Skip to main content

The Pink Cloud from Outer Space (Video Coverage)

Michael Heiland serendipitously took this phenomenal time lapse video of the pink space cloud reported over Arizona last week on 2/25/2015. The cloud was formed by the Air Force Research Lab's rocket-launched ionospheric research experiment .  The video was taken from Michael's perch on Mount Lemmon northeast of Tucson.




Based on the timing of this video showing the appearance of the cloud pretty much coincident with sunrise, the two science questions remain unanswered.

Did the substance released in the experiment react chemically with the sparse oxygen in the ionosphere causing a glow in the process, as in the first Smoke Puff experiment back in 1956[2]?

Or, was sunlight responsible for ionizing the substance in the same manner as the phosphorous payload released in the Smoke Puff 2 experiment[3]?

+Michael Heiland is a bit of a phenomenon himself.  He became famous for a gorgeous time lapse video of the Phoenix valley he made as a high school senior.  More examples of his photography and videography can be found at MichelHeiland.com[4]

References;
1.  Pink Clouds and Science Reruns
http://copaseticflow.blogspot.com/2015/02/pink-clouds-and-science-reruns.html

2.  Journal of Chemical Physics coverage of the 1956 experiments, (apologies for the paywall)
http://scitation.aip.org/content/aip/journal/jcp/25/1/10.1063/1.1742832

3.  1958 Popular Mechanics article describing the first series of experiments
http://goo.gl/gZ72AR

4.  http://www.michaelheiland.com/

5.  More coverage of the 1950s experiment:
http://copaseticflow.blogspot.com/2014/07/project-smoke-puff-haarp-chemtrails.html



Comments

Blogger said…
Did you know you can create short links with AdFly and get money from every click on your shortened links.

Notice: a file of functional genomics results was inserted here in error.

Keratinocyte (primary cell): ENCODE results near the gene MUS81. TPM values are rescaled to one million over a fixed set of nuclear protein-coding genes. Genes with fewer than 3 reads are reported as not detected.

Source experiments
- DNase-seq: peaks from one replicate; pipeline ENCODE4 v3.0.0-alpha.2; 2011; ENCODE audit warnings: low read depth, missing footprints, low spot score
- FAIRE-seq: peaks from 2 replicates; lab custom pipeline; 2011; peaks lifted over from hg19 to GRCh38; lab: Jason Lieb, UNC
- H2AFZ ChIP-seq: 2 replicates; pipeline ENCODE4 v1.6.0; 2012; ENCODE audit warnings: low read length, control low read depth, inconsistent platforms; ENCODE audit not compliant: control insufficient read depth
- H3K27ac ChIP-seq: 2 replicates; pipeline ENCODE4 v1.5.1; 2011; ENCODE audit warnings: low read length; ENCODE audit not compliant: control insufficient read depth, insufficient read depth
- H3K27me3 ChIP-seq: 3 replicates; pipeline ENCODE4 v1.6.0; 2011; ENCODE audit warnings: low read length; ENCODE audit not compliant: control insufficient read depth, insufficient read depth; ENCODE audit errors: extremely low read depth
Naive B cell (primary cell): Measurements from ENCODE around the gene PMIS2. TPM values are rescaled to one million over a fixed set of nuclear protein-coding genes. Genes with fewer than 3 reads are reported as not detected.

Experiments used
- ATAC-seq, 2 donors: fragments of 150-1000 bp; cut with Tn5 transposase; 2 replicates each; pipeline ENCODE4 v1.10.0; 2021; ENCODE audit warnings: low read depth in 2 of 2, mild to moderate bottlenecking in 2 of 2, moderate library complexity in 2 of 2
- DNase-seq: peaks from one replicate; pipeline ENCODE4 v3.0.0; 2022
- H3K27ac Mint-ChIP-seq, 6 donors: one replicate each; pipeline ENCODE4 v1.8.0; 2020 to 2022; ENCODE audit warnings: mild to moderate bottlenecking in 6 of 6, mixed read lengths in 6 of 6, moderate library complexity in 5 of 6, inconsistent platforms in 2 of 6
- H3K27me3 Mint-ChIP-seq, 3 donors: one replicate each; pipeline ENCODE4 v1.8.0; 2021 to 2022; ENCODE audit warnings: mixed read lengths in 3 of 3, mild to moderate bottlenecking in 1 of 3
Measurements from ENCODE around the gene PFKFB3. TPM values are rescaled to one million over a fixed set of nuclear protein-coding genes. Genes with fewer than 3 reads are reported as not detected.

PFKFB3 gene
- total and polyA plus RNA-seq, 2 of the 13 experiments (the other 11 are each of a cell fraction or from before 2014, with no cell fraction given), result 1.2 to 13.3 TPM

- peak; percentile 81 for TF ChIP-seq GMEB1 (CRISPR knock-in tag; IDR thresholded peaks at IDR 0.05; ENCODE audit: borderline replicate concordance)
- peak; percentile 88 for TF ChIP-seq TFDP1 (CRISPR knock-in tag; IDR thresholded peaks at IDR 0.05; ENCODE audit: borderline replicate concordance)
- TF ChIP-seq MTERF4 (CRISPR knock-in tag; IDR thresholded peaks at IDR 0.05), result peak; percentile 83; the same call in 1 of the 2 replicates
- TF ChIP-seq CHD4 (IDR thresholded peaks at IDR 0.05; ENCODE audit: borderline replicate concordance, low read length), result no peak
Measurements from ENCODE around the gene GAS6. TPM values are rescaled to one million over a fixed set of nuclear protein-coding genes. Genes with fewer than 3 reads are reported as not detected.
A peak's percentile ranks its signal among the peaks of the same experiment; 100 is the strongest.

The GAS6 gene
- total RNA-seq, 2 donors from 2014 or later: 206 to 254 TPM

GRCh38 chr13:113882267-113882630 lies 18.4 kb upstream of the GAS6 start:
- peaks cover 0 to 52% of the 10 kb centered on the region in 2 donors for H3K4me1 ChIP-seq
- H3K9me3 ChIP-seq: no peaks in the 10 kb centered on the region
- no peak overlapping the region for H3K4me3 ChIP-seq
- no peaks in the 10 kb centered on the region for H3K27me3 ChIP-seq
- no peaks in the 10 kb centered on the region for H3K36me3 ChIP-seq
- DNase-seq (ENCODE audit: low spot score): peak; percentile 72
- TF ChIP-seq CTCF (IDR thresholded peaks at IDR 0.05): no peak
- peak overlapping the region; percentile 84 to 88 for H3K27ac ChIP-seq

Popular posts from this blog

Cool Math Tricks: Deriving the Divergence, (Del or Nabla) into New (Cylindrical) Coordinate Systems

Now available as a Kindle ebook for 99 cents! Get a spiffy ebook, and fund more physics
The following is a pretty lengthy procedure, but converting the divergence, (nabla, del) operator between coordinate systems comes up pretty often. While there are tables for converting between common coordinate systems, there seem to be fewer explanations of the procedure for deriving the conversion, so here goes!

What do we actually want?

To convert the Cartesian nabla



to the nabla for another coordinate system, say… cylindrical coordinates.



What we’ll need:

1. The Cartesian Nabla:



2. A set of equations relating the Cartesian coordinates to cylindrical coordinates:



3. A set of equations relating the Cartesian basis vectors to the basis vectors of the new coordinate system:



How to do it:

Use the chain rule for differentiation to convert the derivatives with respect to the Cartesian variables to derivatives with respect to the cylindrical variables.

The chain rule can be used to convert a differe…

Division: Distributing the Work

Our unschooling math comes in bits and pieces.  The oldest kid here, seven year-old No. 1 loves math problems, so math moves along pretty fast for her.  Here’s how she arrived at the distributive property recently.  Tldr; it came about only because she needed it.
“Give me a math problem!” No. 1 asked Mom-person.

“OK, what’s 18 divided by 2?  But, you’re going to have to do it as you walk.  You and Dad need to head out.”

And so, No. 1 and I found ourselves headed out on our mini-adventure with a new math problem to discuss.

One looked at the ceiling of the library lost in thought as we walked.  She glanced down at her fingers for a moment.  “Is it six?”

“I don’t know, let’s see,” I hedged.  “What’s two times six?  Is it eighteen?”

One looked at me hopefully heading back into her mental math.

I needed to visit the restroom before we left, so I hurried her calculation along.  “What’s two times five?”

I got a grin, and another look indicating she was thinking about that one.

I flashed eac…

The Javascript Google URL Shortener Client API

I was working with the Google API Javascript Client this week to shorten the URLs of Google static maps generated by my ham radio QSL mapper. The client interface provided by Google is very useful. It took me a while to work through some of the less clear documentation, so I thought I'd add a few notes that would have helped me here. First, you only need to authenticate your application to the url shortener application if you want to track statistics on your shortened urls. If you just want the shortened URL, you don't need to worry about this. The worst part for me was that the smaple code only showed how to get a long url from an already shortened rul. If you follow the doucmentaiotn on the insert method, (the method for getting a shortened url from a long one), there is a reference to a rather nebulous Url resource required argument. It's not at all clear how to create one of these in Javascript. The following example code shows how:
var request = gapi.clie…